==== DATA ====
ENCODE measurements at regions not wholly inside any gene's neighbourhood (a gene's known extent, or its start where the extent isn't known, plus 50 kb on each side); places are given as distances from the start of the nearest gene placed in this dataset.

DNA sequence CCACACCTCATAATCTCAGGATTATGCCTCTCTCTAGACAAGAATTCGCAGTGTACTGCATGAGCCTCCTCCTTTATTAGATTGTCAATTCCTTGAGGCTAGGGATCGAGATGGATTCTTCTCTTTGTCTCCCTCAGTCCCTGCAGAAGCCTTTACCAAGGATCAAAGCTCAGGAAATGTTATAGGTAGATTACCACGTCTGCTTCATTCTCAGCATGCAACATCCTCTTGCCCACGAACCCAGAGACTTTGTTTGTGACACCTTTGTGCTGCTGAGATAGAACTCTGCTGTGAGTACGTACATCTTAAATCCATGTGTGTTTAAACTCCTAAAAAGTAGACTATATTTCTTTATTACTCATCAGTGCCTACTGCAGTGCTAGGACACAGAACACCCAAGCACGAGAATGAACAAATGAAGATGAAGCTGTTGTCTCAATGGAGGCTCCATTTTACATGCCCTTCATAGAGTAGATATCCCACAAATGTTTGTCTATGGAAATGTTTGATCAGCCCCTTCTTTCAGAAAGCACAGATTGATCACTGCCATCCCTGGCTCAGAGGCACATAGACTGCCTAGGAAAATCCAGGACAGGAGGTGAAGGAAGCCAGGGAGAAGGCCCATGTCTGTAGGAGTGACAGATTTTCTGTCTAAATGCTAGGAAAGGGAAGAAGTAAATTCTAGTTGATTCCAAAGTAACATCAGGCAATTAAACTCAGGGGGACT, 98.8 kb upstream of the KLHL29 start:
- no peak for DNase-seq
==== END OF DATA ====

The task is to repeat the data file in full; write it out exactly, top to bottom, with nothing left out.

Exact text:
ENCODE measurements at regions not wholly inside any gene's neighbourhood (a gene's known extent, or its start where the extent isn't known, plus 50 kb on each side); places are given as distances from the start of the nearest gene placed in this dataset.

DNA sequence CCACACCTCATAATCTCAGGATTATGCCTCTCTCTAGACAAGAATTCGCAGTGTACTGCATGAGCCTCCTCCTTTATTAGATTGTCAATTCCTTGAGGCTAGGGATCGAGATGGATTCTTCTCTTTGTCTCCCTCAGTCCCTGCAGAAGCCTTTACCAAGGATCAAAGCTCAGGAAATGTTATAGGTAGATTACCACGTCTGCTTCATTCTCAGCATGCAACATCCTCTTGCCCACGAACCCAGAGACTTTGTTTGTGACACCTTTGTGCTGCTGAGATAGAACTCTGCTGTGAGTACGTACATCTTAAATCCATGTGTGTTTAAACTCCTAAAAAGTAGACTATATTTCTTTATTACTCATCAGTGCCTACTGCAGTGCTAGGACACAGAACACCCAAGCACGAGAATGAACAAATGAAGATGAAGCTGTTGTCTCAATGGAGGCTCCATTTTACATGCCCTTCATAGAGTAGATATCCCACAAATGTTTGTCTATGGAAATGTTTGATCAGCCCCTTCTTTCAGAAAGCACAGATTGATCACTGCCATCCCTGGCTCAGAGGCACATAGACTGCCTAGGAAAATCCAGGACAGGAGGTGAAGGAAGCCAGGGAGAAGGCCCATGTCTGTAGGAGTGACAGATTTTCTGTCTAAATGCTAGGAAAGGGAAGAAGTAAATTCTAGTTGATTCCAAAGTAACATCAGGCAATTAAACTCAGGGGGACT, 98.8 kb upstream of the KLHL29 start:
- no peak for DNase-seq